6. Snipe Exclusively: If knowing your seller is the most important key to having a safe and successful eBay experience, then sniping is without a doubt the most vital ingredient for getting a good deal. What is sniping? It’s when you place your bid in the auction’s final seconds, just before it comes to a close. What’s the benefit? You don’t give other bidders an opportunity to beat your offer. What’s the downside? If your bid isn’t high enough, you don’t get another chance. The way to overcome that is to forget about beating the current price, and go as high as you are willing to go with this one bid in the eleventh hour. Let’s take a look at how this works.You see an auction for an item you want, and as so many people will advise you to do, you place your bid right away, entering the maximum amount you are willing to pay. When someone else comes along and places a new bid, eBay will then bid on your behalf. This is called proxy bidding, and the system will continue to place incremental bids for you until the maximum you chose is exhausted (learn about bid increments here). Sounds simple enough, right? And it is, except for one minor detail.If you hadn’t set a maximum so early in the auction, the other nibblers wouldn’t have had competition, meaning you just helped to unnecessarily inflate the price of this item. Think about it. You come across an item with an opening price of $5, and decide that you must have it at any cost, so long as that cost isn’t a penny more than $25. You enter that proxy with four days left in the auction, and thanks to the incremental bidding system, the price sits still at $5. Before you know it, along comes Bob The Nibbler, and he bids $6. Then $7. Then $8. Before you know it, Bob The Nibbler has entered eight bids, finally deciding your pockets are too deep for him with a $17.50 bid. Now the auction is at $18, when Bob The Nibbler never would have gone higher than the opening bid if your proxy hadn’t been there to compete with him. That’s where early bidding hurts you, as it invites nibblers like Bob to participate in what’s commonly called a bidding war. If Bob The Nibbler’s $5 bid is allowed to stand for a few days, and someone else comes along with a $12 bid, Bob The Nibbler is just going to return with $13. That leaves the auction open for you to snipe in the final seconds with your $25 bid, but unless another sniper enters the fray, your $25 will win the auction for $13.50.Executing the snipe is easy. Viewing the auction a few minutes prior to its close, right-click on the “bid history” link, and click “Open In New Window”. The bid history page will have fewer image files to load, meaning you can refresh the document as the clock counts down, without having to wait forever on your net connection. It really helps to have broadband here. Back to the browser window with the item description, it’s time to enter your bid. Enter your bid amount at the bottom of the page, and click the “place bid” button. This will bring you to the confirmation page, but you won’t click the “confirm bid” until it’s time for the snipe. Once you see the auction get down to seven or eight seconds by refreshing the bid history page, it will be time to quickly switch windows again and click that confirm button. If you’re on a dial-up connection, you might need to have twice that amount of time remaining, or even more. You’ll need to test it out to see how quickly you can get your bid placed, but once you start getting them entered with three or four seconds remaining, you’ll start winning auctions for less money.UPDATE: Since I first published this page, some changes have made sniping even easier than it had been in the past. First, let’s discuss an eBay change. On the auction page itself, a “refresh” link will appear to the right of the “Place Bid” button near the top of the auction listing. This will refresh the information at the top without reloading all the graphics on the page, which means you no longer need to use the Bid History page. That’s a great change for those of us who love to bid in the last seconds!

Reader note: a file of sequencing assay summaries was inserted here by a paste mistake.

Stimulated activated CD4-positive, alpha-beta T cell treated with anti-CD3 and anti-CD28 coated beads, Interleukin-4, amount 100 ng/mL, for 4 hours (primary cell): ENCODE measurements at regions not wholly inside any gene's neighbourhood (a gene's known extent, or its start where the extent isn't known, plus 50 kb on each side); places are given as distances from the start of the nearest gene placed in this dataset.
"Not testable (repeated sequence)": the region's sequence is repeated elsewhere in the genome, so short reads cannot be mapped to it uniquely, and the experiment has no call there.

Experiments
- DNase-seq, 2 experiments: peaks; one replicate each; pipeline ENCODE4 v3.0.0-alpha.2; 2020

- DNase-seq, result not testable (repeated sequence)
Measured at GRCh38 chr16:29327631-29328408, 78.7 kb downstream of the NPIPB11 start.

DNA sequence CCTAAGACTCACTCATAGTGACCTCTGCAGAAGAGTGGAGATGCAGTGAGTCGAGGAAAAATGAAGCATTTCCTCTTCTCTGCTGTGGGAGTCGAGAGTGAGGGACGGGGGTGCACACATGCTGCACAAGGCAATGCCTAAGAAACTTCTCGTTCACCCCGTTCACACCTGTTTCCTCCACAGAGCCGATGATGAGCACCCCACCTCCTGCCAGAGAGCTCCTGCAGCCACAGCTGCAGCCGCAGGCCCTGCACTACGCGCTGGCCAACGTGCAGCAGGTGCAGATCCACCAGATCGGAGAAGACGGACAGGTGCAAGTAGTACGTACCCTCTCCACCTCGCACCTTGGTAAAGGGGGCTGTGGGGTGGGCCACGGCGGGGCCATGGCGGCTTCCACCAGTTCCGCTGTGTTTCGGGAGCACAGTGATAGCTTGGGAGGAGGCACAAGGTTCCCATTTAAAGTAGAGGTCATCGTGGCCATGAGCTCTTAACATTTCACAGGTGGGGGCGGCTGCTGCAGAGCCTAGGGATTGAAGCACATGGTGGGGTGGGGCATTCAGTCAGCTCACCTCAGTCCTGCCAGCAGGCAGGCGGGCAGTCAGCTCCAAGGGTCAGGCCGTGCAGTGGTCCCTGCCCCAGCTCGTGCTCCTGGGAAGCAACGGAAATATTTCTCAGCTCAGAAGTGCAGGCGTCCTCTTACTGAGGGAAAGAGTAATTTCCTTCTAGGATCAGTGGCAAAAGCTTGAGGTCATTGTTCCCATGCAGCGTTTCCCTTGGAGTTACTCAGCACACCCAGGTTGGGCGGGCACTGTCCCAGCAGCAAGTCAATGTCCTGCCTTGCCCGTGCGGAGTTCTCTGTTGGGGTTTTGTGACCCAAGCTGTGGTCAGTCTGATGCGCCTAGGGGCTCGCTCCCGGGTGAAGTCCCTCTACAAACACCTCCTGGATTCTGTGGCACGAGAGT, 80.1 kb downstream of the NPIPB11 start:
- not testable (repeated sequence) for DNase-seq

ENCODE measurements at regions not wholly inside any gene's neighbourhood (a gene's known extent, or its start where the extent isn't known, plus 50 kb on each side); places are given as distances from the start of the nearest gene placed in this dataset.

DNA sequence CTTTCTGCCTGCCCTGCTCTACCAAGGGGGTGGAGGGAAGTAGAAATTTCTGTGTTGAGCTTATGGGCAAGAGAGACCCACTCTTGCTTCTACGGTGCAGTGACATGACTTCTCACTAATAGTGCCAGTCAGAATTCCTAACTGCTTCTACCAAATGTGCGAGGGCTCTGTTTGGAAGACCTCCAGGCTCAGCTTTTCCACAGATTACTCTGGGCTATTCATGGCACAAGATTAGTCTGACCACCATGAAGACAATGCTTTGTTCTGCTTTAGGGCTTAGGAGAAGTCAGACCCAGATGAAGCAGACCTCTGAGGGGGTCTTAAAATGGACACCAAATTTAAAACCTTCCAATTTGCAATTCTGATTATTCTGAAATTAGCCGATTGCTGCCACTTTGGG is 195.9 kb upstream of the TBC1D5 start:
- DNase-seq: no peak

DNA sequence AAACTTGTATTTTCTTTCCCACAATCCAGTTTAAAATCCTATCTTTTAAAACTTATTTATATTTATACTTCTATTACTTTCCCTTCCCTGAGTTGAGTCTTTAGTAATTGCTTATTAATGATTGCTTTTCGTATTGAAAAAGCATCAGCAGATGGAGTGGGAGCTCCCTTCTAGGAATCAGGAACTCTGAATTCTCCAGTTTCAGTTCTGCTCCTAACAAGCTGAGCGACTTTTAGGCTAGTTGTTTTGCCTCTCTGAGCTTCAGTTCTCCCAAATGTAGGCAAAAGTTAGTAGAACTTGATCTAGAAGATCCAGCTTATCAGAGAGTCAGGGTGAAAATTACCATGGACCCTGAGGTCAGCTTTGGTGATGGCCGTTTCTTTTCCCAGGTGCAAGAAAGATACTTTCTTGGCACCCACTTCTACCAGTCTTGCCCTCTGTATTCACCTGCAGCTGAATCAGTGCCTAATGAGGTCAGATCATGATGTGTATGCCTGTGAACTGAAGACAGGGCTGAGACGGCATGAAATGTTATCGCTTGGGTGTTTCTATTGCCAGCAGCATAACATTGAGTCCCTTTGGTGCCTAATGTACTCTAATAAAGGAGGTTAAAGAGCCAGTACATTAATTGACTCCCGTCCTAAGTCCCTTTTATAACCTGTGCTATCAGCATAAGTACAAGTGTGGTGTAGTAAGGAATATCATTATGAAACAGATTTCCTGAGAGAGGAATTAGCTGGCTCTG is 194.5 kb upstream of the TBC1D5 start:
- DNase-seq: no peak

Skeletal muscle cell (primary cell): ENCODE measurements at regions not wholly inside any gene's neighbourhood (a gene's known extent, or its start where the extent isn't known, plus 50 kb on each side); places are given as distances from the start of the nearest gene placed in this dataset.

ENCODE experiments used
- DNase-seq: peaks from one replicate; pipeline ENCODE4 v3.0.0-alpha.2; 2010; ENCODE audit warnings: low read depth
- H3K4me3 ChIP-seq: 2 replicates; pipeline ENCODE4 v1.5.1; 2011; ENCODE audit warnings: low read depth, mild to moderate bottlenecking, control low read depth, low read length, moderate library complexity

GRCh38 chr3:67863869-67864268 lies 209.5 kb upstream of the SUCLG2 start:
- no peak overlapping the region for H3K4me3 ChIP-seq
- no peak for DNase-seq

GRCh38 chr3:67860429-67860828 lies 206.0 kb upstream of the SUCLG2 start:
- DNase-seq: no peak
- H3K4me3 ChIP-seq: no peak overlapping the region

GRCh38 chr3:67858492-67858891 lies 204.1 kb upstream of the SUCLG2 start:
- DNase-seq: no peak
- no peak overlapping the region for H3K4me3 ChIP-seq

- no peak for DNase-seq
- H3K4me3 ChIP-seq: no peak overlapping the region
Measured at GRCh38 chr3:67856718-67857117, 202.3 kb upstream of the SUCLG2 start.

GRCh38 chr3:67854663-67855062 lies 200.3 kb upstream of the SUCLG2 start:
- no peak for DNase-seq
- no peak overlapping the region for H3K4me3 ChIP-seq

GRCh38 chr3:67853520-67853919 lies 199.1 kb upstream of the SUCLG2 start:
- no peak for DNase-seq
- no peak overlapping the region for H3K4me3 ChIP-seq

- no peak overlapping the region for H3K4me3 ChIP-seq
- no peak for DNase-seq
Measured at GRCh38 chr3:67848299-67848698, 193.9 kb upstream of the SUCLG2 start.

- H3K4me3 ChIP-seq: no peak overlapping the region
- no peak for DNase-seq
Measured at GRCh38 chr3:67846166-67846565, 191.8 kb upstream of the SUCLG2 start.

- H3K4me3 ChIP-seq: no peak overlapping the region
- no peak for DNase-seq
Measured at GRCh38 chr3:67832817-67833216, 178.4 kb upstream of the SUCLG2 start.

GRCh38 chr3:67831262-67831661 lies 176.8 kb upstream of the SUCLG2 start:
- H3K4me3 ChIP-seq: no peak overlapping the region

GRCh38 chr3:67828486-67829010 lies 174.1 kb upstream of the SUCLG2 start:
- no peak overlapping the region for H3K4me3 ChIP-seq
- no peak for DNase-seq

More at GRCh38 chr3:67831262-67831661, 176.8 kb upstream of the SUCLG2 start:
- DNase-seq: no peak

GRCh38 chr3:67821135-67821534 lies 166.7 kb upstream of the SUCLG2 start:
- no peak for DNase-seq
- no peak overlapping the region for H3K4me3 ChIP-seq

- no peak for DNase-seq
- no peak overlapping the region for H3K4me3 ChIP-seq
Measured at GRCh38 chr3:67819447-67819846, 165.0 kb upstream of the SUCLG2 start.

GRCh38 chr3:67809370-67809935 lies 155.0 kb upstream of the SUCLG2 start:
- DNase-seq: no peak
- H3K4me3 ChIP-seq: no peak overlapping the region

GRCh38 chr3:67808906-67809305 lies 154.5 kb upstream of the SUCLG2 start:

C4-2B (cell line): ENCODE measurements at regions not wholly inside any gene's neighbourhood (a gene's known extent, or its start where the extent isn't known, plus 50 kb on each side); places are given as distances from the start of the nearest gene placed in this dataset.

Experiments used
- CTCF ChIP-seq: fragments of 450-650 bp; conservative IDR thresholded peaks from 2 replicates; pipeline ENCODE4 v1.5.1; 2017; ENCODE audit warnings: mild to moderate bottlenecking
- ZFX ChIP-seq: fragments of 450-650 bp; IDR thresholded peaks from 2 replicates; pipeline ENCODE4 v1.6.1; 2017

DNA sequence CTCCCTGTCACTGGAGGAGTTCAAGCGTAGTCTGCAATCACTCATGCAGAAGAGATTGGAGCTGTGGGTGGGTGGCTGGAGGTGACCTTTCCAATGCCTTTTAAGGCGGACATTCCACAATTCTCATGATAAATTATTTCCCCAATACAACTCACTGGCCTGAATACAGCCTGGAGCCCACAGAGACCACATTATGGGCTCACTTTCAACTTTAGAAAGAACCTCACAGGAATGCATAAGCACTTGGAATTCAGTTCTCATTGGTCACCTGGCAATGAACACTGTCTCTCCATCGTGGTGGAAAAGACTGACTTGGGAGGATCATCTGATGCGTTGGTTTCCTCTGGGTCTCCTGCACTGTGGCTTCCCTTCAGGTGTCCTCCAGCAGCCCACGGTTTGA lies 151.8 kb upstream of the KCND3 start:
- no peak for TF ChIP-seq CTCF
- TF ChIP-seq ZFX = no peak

The next change is the release of Microsoft’s Internet Explorer 7. With the tabbed browser feature (this was previously available with Firefox, but I’m not a big fan of that browser, so I didn’t bother going into it previously), you can simply open a new tab, rather than a new window. View the listing in two tabs, click the “Place Bid” button to get your bid ready for confirmation, and use the new “refresh” link in the other. Once you get down to the final seconds, switch tabs and confirm your bid. These features make sniping easier than ever before.

    If you’re on a dial-up connection, or you won’t have access to a computer when your auction is scheduled to end (sleeping, working, etc.), there are online services that do the sniping for you. Auction Sniper is the most well-known. For a nominal fee, you can provide this site with your account information and the auction itself, and your snipe bid will be placed for you while you do whatever else it is you have to do. I haven’t used it myself, so I can’t personally vouch for its reliability, but I have heard positive things about it from other people.